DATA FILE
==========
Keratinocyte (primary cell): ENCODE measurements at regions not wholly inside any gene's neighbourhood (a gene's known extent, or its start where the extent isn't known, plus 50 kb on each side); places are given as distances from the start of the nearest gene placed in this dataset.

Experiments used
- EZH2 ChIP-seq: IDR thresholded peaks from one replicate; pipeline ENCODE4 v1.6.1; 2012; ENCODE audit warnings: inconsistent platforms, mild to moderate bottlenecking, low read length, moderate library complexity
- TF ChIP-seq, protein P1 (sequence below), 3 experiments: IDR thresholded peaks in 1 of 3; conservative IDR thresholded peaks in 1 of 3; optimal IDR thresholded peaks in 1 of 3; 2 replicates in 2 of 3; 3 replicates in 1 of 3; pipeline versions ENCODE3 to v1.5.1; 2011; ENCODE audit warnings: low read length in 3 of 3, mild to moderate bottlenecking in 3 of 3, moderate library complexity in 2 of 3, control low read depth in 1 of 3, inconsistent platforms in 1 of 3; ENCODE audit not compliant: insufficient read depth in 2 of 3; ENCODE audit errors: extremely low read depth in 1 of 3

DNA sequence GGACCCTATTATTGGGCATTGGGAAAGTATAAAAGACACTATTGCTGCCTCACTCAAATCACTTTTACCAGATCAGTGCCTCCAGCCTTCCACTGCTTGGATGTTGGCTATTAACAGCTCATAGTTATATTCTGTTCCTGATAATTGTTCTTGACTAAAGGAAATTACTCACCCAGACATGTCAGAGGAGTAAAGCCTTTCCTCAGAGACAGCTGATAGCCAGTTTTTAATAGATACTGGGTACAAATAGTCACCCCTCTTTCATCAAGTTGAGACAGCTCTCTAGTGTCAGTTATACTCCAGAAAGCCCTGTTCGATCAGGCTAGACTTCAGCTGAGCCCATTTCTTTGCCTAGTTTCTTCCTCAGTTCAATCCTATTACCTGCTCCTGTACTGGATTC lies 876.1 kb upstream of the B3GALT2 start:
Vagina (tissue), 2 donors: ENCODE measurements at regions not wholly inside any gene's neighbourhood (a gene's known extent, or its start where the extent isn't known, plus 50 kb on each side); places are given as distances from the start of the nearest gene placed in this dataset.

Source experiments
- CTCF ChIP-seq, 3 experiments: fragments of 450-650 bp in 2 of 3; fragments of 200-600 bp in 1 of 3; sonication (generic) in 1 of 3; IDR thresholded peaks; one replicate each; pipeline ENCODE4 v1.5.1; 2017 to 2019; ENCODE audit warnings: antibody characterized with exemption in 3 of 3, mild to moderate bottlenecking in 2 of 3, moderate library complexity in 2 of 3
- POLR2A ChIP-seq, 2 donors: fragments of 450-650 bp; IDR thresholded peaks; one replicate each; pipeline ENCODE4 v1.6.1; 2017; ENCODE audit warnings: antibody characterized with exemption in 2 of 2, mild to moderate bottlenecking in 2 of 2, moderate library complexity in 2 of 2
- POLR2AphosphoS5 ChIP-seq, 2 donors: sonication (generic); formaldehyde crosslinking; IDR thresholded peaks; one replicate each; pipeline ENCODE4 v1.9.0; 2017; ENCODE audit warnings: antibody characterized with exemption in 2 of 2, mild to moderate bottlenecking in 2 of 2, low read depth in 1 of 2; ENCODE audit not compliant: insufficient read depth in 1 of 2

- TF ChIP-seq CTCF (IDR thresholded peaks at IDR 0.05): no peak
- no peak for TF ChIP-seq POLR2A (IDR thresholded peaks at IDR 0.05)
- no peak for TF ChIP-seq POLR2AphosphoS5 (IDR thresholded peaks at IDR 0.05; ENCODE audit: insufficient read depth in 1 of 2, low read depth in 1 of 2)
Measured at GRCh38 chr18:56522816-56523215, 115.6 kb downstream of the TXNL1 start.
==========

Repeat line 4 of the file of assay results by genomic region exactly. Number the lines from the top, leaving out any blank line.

- TF ChIP-seq, protein P1 (sequence below), 3 experiments: IDR thresholded peaks in 1 of 3; conservative IDR thresholded peaks in 1 of 3; optimal IDR thresholded peaks in 1 of 3; 2 replicates in 2 of 3; 3 replicates in 1 of 3; pipeline versions ENCODE3 to v1.5.1; 2011; ENCODE audit warnings: low read length in 3 of 3, mild to moderate bottlenecking in 3 of 3, moderate library complexity in 2 of 3, control low read depth in 1 of 3, inconsistent platforms in 1 of 3; ENCODE audit not compliant: insufficient read depth in 2 of 3; ENCODE audit errors: extremely low read depth in 1 of 3